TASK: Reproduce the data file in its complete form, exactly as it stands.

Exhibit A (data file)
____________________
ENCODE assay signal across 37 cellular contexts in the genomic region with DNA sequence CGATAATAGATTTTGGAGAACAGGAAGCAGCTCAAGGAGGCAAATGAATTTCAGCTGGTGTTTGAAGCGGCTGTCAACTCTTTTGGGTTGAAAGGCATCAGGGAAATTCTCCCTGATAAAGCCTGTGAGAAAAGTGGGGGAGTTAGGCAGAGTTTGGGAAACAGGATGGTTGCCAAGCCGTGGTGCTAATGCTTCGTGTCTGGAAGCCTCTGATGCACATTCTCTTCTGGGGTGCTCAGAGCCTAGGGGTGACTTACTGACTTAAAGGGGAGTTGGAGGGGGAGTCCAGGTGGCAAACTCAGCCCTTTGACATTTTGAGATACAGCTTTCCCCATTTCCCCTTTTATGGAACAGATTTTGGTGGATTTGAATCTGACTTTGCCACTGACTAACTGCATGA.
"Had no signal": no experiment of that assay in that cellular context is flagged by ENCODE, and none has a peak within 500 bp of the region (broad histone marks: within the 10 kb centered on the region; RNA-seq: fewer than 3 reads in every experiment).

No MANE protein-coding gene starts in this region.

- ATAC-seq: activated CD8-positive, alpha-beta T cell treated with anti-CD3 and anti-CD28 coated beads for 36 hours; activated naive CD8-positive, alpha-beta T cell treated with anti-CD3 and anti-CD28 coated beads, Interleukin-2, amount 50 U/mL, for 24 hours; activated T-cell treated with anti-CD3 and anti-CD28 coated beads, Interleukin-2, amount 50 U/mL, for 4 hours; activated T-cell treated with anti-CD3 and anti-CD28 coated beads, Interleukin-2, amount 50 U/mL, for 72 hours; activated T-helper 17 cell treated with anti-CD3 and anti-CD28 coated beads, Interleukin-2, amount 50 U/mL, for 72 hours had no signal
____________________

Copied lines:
ENCODE assay signal across 37 cellular contexts in the genomic region with DNA sequence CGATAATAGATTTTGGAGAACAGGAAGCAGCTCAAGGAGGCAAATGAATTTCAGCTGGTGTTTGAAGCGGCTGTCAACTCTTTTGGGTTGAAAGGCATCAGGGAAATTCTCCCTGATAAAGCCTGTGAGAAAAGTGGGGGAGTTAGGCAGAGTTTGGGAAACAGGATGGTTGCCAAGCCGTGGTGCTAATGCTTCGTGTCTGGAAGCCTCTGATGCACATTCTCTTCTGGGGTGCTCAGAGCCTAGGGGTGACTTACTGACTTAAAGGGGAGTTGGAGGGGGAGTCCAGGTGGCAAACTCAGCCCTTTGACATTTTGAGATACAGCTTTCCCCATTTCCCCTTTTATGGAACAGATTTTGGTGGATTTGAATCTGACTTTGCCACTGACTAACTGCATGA.
"Had no signal": no experiment of that assay in that cellular context is flagged by ENCODE, and none has a peak within 500 bp of the region (broad histone marks: within the 10 kb centered on the region; RNA-seq: fewer than 3 reads in every experiment).

No MANE protein-coding gene starts in this region.

- ATAC-seq: activated CD8-positive, alpha-beta T cell treated with anti-CD3 and anti-CD28 coated beads for 36 hours; activated naive CD8-positive, alpha-beta T cell treated with anti-CD3 and anti-CD28 coated beads, Interleukin-2, amount 50 U/mL, for 24 hours; activated T-cell treated with anti-CD3 and anti-CD28 coated beads, Interleukin-2, amount 50 U/mL, for 4 hours; activated T-cell treated with anti-CD3 and anti-CD28 coated beads, Interleukin-2, amount 50 U/mL, for 72 hours; activated T-helper 17 cell treated with anti-CD3 and anti-CD28 coated beads, Interleukin-2, amount 50 U/mL, for 72 hours had no signal